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Life at 140? Longer life spans up for debate

By Steve Hargreaves
Special to CNN
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NEW YORK (CNN) -- Imagine a world with no cancer, Alzheimer's disease or diabetes, where people routinely live to be 140 years old.

Although outside conventional medical opinion, that world may be just a couple of decades away, according to James Canton, author of a new book, "The Extreme Future: The Top Trends That Will Reshape the World for the Next 5, 10, and 20 Years."

Canton, who has served as a consultant on future trends for clients including Motorola and the White House, said advances in information technology, biotechnology, neuroscience, and nanotechnology will allow for radical advances in medicine and the treatment of diseases.

"Once medicine becomes boldly proactive, then you're talking about eliminating 70, 80 percent of diseases," Canton said in an interview. "We're just on the edge of this. It's going to happen very shortly."

Canton uses proprietary quantitative and qualitative market research to forecast trends on the future. He currently serves as a senior fellow at Northwestern University's Kellogg School of Management and is an adviser to the National Science Foundation.

Canton believes that the mapping of the human genome will allow doctors to peer into our medical futures, disable disease-causing genes or pinpoint exactly when an organ will fail.

Replacing that organ would be much easier than it is today, he claims, as genetic engineering will allow organs to be grown and harvested, eliminating the need for long waiting lists.

And advances in medications will refresh the brain, warding off aliments like Alzheimer's or other afflictions that have already set in, he said.

"Cancer and diabetes will be managed diseases in a decade," said Canton. Managing those diseases should lead to gradually increasing life spans, he said. Eventually, Canton said, "Birthday parties for people who are 120, 140 will be commonplace."

But there are doubters who say Canton is not presenting an accurate picture of the future.

"I think that's a pretty optimistic assessment," said Michael Smyer, director of the Center for Aging and Work at Boston College. "We're making progress, but ... that progress is not in the next 10 or 15 years."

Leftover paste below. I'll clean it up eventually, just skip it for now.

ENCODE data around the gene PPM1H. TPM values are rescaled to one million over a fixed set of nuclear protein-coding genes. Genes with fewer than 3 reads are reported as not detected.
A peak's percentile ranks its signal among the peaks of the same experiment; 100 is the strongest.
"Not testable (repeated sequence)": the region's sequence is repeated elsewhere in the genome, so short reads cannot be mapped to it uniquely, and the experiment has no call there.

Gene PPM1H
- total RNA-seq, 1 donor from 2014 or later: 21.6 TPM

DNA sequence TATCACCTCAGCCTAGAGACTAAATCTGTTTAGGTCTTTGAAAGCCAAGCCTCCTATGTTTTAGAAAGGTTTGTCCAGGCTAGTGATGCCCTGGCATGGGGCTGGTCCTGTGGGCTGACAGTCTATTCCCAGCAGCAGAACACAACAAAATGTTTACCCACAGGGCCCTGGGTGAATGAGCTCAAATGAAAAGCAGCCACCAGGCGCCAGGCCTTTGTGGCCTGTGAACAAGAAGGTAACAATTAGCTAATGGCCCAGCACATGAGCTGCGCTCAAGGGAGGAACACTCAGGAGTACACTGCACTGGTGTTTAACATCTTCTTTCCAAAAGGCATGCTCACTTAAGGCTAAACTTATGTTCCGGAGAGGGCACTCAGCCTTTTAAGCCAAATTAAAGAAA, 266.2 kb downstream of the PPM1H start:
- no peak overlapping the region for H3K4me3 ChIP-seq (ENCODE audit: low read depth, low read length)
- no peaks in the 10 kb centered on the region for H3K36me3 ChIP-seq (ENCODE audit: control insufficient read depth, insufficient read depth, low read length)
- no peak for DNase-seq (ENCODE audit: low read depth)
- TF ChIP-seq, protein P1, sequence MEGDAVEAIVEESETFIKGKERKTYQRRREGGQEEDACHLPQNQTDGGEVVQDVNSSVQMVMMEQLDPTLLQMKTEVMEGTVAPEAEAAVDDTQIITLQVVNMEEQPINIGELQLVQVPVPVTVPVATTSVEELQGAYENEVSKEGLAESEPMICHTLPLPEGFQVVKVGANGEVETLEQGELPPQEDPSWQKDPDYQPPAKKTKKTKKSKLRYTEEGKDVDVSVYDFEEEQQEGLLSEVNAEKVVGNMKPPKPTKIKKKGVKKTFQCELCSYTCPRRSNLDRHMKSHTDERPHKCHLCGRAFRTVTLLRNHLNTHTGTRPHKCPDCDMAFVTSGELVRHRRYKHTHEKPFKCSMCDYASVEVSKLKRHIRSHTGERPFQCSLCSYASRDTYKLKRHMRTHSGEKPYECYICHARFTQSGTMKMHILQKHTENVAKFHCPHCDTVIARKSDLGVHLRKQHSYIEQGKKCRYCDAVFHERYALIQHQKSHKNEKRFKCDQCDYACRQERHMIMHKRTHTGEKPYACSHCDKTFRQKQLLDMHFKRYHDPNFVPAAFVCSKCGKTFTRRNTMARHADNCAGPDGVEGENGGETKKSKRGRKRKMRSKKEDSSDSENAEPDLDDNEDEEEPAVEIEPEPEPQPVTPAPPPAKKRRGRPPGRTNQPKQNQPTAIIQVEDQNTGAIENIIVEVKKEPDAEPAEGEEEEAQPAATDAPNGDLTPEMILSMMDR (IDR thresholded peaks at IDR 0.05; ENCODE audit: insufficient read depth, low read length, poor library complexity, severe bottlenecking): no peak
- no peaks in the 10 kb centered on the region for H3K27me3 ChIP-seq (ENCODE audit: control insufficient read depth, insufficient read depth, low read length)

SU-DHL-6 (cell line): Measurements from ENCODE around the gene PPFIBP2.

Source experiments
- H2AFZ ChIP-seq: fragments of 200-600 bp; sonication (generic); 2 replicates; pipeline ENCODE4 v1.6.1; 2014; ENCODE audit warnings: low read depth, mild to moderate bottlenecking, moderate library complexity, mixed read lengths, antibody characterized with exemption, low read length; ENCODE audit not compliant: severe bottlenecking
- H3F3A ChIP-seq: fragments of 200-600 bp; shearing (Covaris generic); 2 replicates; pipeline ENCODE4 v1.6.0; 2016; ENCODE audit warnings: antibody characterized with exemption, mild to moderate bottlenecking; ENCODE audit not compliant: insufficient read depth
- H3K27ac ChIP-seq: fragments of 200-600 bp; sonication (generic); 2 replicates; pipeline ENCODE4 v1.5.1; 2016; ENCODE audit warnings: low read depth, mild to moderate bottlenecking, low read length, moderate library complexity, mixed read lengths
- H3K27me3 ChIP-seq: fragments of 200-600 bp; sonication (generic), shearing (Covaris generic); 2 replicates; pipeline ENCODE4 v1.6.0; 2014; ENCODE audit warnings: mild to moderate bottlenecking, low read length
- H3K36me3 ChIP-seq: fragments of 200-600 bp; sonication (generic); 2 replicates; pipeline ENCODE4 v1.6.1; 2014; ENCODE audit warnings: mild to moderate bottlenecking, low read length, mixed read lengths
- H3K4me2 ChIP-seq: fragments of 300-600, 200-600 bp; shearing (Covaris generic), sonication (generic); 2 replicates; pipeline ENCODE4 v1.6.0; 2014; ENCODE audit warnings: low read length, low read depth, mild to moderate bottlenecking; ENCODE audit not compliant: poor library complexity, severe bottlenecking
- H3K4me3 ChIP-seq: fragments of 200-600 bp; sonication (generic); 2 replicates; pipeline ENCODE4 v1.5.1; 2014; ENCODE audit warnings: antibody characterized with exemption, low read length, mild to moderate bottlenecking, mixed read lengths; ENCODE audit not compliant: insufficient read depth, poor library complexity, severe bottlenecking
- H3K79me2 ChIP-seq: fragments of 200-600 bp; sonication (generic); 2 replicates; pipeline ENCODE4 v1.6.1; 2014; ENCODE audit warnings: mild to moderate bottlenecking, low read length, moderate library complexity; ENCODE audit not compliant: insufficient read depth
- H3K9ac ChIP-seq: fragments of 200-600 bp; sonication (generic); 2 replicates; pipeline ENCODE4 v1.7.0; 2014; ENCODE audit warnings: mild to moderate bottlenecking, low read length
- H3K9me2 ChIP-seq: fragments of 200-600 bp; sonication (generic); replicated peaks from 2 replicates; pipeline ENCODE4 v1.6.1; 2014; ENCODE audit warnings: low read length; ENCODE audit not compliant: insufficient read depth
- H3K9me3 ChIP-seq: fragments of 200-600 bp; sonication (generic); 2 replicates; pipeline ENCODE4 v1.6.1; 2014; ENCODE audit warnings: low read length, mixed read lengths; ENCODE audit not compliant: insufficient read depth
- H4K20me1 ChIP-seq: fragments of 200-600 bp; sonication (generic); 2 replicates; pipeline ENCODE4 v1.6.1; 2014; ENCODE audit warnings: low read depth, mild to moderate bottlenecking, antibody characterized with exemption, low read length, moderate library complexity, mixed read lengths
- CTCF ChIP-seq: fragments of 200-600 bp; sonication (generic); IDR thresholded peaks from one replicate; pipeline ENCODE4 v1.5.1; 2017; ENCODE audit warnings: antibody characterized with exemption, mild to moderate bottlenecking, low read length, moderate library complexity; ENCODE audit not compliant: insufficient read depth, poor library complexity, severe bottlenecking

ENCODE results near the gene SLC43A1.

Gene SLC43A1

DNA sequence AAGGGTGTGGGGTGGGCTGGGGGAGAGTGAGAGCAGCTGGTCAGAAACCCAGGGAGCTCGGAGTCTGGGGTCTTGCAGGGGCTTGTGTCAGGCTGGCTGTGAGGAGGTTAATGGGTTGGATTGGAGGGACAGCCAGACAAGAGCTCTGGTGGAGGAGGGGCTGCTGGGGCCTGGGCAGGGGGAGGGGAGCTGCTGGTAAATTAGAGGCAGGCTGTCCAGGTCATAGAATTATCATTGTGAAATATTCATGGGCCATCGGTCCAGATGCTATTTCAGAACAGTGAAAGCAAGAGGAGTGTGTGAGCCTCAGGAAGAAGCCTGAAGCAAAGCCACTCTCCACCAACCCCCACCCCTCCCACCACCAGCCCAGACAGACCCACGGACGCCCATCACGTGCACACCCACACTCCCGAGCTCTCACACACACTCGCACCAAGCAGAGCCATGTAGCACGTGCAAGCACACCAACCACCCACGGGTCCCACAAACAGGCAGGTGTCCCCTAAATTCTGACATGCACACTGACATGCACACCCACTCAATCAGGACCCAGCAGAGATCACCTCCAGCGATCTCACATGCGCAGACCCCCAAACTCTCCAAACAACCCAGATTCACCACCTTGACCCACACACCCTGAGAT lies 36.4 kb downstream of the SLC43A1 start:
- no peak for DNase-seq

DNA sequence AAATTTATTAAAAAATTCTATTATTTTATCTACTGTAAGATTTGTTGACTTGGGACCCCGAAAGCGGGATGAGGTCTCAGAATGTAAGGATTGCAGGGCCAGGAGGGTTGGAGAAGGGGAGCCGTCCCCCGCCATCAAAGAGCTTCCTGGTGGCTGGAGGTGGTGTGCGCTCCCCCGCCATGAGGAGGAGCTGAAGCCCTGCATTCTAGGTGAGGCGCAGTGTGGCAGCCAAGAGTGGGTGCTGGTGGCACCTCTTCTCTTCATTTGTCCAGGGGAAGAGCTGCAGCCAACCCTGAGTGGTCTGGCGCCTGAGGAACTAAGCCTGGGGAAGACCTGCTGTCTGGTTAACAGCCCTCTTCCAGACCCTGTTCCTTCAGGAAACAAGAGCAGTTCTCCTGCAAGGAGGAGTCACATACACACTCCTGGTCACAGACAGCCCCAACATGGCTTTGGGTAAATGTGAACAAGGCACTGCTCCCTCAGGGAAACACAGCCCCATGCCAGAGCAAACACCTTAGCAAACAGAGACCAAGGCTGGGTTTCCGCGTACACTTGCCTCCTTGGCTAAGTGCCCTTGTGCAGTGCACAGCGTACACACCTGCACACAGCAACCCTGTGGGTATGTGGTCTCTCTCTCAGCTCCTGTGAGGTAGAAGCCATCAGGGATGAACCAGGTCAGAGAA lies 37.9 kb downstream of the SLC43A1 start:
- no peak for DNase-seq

Anne Newman, a professor of epidemiology and medicine at the University of Pittsburgh, said some genetic manipulation in other animals has led to dramatic increases in life span. But manipulating genes to increase the human life span is not being done, she said. Instead, the emphasis is on treating diseases.

'We feel like we have a revolution going on, but it won't be so extreme," she said. "We've increased the number of people getting old, but we haven't increased the life span of the species. The average [age] has been increasing because more people are being given a chance to get there."

The National Center for Health Statistics, part of the Centers for Disease Control and Prevention, said a man born in 2004 is expected to live 75.2 years, while a woman is expected to live 80.4 years.

The agency stressed these are not projections, but estimates based on current mortality rates.

Canton said the baby boomer generation is the driving force behind advances in medicine. Eyeing the boomer's wealth, companies from across the medical spectrum are pouring money into drugs and technologies of all kinds that will help people live longer lives, Canton said. Whether they will succeed in increasing the human life span appears to be an open question.

"It's quite debatable and fun to argue," said Newman.

Canton believes the human life span will increase and that the ensuing societal changes will be monumental.

"This is the big one," he said. "This makes the Internet seem small."


James Canton says a sharp increase in the human life span is one trend that will shape the world in coming decades.


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